June 23, 2014

Family and Society in Contemporary Bengali Cinema

(This is the second in the series of small posts where we look at some much-acclaimed Bengali films of recent times and their specialties which left an impression all around. I’ll start off by looking at what a film festival means to me followed by my views on the films themselves. The idea is to get excited about the upcoming film festival and get ourselves immersed in discussion ahead of all the special movies we are going to watch and interpret.)

A look at Bengali cinema over the ages would bring to our notice the gradual shift in social structure where the erstwhile “একান্নবর্তী পরিবার” (joint family) has given way to small setups involving 3-4 people. These families, in apartments of their own, live within a community but are strangely isolated in various ways. This isolation often becomes a central theme for filmmakers where the lack of companionship, understanding and trust leads to various complexities in human relationship. 

Look within the apparently happy nuclear families, and you would gradually understand the various factors contributing to people growing apart in spite of their proximity and compact confines. Cinema details how Time-too little or too much of it, can cause relationships to go sour. A scenario where working spouses fail to spend time with each other owing to professional commitments and mismatched timings is quite common in urban society-and this being a major factor behind distances creeping in is highlighted by several films of late. The example of “Bedroom” comes to mind here where personal life is compromised leading to issues between Abir Chatterjee and +Paoli Dam’s on screen characters.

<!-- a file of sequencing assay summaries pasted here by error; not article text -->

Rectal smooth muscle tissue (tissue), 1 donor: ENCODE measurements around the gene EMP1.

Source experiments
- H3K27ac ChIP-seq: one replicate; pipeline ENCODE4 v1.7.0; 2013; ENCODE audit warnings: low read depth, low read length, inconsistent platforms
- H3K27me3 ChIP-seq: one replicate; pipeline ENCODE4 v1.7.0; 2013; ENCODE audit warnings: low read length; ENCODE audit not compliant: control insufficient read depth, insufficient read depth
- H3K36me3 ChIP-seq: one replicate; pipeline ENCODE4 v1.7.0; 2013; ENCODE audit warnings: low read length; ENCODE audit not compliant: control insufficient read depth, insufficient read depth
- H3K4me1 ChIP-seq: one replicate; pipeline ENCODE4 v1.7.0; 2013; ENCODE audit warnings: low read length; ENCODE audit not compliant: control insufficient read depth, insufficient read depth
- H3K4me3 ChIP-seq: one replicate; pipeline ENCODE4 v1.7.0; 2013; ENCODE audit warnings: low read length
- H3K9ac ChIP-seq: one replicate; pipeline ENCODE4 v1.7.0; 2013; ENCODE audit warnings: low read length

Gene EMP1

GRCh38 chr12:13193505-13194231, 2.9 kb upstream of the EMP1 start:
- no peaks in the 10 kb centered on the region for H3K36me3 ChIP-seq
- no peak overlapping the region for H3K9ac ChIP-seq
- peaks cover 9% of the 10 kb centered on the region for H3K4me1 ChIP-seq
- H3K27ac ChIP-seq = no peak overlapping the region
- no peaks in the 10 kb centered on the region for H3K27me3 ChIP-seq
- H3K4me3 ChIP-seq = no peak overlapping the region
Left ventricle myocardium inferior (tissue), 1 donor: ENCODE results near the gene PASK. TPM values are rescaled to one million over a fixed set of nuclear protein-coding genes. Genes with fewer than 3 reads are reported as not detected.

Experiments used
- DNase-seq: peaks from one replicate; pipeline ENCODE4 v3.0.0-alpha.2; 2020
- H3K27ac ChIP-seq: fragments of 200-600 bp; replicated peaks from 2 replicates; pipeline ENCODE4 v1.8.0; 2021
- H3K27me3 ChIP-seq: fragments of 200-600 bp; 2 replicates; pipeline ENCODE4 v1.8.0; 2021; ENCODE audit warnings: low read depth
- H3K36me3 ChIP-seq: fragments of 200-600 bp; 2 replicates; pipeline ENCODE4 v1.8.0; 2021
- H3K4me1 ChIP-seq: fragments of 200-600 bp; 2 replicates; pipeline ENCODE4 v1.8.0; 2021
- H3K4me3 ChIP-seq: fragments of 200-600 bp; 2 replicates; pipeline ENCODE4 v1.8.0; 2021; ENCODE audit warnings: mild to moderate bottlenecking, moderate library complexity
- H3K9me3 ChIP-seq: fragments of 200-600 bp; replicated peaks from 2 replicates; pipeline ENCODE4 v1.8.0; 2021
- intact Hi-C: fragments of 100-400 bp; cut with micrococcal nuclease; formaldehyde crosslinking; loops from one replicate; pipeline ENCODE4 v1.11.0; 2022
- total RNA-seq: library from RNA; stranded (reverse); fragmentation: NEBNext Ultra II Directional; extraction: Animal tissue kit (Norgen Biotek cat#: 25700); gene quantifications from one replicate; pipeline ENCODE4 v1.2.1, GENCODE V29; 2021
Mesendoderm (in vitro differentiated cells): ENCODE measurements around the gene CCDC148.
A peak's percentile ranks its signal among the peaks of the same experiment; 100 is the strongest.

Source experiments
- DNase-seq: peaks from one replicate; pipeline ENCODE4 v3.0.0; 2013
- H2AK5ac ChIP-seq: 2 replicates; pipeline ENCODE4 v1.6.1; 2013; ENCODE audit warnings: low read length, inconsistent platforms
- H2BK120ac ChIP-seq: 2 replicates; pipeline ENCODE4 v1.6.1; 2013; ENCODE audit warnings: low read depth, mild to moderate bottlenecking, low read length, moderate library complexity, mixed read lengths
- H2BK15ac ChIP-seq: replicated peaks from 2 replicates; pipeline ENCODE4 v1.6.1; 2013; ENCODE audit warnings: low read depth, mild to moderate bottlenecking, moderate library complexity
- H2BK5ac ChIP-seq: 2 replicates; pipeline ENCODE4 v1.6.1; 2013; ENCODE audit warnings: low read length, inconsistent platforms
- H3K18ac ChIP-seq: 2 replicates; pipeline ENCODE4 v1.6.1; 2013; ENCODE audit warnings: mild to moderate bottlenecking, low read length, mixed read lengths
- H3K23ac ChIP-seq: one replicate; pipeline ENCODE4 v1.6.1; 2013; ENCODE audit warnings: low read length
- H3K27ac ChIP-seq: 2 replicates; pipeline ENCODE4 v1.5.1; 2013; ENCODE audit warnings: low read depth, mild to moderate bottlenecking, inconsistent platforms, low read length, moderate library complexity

The limited boundaries of modern life also makes us self-centric to a dangerous degree. So many of us talk about how society needs to improve and what should be done for its betterment, but at the end of the day, it’s our personal lives which matter. Very few actually try to change the misdeeds we criticize the politicians of. Among these few, some take up the law in their own hands out of disillusionment while others keep fighting without support and are eliminated by the people they stand against. “22se Srabon” depicts a police officer who, in his urge to eradicate criminals from the society, takes it upon himself to strike them down whereas “Proloy” tells the story of a lone crusader against social evils who tragically meets his end for the lack of social action.

A film which paints a vivid picture of isolation within a seemingly well-knit family is “Maach, Misti and More” which goes on to highlight the differences of opinions and consequent fallout between three brothers chasing very different dreams. In a lighthearted, yet poignant way, the story touches upon the ambitious NRI who struggles to make a mark after returning to his city, the typical middle-class, confused corporate who searches for love and purpose in life and the young, wannabe actor who rages against a society placing endless obstacles along his way. In the middle of all this, there’s the grandfather who tries hard to connect to a generation that refuses to include him in its fold. An interesting study of a group of people living at the same place, yet keeping to their distinct boundaries which exclude people and advise not in keeping with theirs.

With self-centered, busy lives come a short memory. “Apur Panchali” elucidates the disappearance of a once-famous character into oblivion as soon as he stepped away from public scrutiny. In his hunt for one of the iconic characters from Satyajit Ray’s Apu trilogy, a student of film studies discovers fascinating parallels between the reel and real Apu. At the same time, he also encounters social apathy and disregard for someone who was the center of attention at one time.

There are more examples to be found and more themes to discover in our study of cinema and the Bengali Film Festival would surely encourage fascinating discussions along these lines. Meanwhile, the series would progress looking at other aspects of Bengali cinema in recent times. To go back to the pivot of the series, which is “perspectives”, I guess we can conclude that we are increasingly seeing some very interesting takes on our progressive, yet at times intriguing and confused societal norms on the silver screen. A colourful study of characters and approaches that are engaging as well as informative.

An article by +Soumalya Chakraborty 


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